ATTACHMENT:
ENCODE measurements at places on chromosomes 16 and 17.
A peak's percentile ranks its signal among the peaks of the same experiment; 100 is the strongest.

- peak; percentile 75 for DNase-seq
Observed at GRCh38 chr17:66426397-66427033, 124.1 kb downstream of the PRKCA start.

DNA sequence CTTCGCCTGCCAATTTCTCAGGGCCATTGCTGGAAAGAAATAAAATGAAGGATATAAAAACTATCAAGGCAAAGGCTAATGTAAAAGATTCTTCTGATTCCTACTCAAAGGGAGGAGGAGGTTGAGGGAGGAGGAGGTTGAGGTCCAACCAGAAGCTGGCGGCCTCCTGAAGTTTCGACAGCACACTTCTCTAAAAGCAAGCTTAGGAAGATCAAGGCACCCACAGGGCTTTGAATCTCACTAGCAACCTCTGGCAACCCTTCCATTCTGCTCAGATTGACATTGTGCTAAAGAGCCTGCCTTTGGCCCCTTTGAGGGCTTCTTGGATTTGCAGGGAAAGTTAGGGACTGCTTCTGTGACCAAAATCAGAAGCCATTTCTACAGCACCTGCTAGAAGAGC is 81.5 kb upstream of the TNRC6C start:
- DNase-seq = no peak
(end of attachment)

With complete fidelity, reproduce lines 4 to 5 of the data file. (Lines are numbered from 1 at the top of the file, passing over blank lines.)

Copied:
Observed at GRCh38 chr17:66426397-66427033, 124.1 kb downstream of the PRKCA start.

DNA sequence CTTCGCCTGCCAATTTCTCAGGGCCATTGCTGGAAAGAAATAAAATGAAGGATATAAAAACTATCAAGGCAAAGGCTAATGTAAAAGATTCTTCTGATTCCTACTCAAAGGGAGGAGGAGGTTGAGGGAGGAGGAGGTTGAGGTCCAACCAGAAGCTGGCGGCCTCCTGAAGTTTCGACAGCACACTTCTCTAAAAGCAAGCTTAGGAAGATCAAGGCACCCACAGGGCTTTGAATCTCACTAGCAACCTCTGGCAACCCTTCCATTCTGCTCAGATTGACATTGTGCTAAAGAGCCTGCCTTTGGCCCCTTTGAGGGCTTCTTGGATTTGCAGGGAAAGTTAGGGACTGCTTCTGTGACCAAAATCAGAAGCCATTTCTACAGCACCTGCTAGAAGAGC is 81.5 kb upstream of the TNRC6C start: